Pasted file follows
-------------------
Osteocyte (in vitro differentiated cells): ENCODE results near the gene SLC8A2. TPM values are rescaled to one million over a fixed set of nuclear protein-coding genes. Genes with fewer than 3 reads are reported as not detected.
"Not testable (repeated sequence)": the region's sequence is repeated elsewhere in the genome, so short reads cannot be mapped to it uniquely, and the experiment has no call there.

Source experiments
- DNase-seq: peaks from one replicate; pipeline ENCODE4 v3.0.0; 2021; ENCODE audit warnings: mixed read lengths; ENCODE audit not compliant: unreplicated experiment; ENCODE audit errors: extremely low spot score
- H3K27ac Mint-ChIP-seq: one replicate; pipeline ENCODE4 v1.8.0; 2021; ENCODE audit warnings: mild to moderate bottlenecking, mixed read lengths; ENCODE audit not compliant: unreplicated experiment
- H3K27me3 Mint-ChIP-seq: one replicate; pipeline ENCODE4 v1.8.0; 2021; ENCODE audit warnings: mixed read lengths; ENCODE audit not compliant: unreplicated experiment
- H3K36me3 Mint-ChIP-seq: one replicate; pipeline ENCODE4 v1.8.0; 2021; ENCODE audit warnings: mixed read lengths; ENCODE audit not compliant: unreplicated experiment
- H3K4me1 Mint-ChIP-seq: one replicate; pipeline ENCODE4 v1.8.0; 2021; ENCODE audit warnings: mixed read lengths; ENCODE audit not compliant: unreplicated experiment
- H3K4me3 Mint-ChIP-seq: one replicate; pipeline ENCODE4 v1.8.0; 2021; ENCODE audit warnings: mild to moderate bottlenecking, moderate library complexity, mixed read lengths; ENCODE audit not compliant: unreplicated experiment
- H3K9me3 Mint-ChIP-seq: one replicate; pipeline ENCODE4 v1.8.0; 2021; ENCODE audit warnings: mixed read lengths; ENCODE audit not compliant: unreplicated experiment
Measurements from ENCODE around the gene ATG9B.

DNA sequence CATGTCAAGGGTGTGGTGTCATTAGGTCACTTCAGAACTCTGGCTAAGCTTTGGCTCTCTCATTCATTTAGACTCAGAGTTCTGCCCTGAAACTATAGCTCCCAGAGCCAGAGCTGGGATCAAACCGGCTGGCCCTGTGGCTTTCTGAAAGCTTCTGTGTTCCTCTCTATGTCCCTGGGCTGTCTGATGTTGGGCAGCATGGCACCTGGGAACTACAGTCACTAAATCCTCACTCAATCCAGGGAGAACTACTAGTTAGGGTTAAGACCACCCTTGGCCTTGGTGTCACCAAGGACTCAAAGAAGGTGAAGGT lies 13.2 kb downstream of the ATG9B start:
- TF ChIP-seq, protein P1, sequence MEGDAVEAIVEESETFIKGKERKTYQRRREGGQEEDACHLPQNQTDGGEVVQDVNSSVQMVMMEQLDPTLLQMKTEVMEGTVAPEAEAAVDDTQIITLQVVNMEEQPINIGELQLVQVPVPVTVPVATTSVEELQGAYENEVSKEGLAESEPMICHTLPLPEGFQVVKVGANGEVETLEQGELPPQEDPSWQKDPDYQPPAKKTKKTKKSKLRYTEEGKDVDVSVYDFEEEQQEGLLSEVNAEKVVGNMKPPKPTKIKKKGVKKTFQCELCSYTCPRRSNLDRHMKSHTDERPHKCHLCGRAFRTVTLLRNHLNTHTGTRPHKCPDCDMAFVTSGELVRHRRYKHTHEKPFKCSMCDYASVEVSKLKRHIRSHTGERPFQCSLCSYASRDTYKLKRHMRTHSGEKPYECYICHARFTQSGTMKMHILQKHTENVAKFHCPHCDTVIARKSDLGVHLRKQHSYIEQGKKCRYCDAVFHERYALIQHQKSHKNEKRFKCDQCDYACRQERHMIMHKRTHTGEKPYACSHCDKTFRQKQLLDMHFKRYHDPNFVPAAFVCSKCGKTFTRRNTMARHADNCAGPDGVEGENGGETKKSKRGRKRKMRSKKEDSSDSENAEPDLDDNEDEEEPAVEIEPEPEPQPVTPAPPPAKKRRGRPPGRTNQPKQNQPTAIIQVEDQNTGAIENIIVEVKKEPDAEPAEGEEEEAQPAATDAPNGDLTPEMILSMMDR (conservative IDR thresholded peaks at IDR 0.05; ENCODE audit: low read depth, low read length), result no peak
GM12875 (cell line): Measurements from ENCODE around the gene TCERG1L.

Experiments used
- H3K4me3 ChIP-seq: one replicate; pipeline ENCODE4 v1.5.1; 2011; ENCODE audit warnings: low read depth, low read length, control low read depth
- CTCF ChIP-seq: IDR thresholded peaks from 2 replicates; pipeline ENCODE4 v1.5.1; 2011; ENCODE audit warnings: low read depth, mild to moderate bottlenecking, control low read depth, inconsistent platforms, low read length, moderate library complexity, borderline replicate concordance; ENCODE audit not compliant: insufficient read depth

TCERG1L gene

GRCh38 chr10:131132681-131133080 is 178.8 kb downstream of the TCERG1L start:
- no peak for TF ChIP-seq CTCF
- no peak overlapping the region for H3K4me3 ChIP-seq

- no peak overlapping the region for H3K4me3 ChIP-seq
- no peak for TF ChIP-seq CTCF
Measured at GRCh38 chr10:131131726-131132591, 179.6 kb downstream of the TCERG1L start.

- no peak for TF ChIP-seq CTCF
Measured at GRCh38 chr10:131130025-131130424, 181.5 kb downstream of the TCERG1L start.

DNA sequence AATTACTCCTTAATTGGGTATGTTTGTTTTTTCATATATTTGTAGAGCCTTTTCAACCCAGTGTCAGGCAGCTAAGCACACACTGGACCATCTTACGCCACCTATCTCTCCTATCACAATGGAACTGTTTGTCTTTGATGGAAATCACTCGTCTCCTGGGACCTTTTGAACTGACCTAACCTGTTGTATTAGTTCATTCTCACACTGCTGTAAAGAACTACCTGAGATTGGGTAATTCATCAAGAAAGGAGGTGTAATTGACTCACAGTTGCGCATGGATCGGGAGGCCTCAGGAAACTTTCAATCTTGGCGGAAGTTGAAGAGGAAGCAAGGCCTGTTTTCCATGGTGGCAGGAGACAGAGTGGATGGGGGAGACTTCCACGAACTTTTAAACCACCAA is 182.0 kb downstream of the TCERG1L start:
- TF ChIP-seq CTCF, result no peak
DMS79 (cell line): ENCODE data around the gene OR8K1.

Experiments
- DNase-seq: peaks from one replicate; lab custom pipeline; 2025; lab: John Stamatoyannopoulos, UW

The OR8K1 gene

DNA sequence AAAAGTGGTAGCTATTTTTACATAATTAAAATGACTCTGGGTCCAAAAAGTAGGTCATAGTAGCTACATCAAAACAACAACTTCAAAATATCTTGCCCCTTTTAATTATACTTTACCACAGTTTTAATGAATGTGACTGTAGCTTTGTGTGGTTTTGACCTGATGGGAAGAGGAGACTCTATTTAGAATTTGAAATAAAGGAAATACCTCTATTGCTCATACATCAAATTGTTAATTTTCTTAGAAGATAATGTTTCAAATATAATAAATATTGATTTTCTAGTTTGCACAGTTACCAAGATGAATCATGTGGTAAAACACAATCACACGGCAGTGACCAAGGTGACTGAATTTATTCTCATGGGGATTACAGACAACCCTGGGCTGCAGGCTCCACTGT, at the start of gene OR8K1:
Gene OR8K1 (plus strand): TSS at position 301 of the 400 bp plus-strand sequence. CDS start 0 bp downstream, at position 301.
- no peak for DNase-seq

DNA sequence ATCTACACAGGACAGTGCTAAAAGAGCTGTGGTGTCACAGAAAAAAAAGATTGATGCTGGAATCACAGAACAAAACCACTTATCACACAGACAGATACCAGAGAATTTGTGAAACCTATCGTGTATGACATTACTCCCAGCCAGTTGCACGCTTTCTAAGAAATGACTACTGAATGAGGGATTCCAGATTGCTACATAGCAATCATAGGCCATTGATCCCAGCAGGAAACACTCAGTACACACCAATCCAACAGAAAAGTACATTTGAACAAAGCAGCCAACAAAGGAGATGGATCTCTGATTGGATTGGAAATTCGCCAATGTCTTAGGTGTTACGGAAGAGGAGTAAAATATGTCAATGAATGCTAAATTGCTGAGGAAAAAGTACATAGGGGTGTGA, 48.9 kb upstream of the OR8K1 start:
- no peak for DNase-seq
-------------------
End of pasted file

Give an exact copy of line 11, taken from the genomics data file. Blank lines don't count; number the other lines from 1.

Measurements from ENCODE around the gene ATG9B.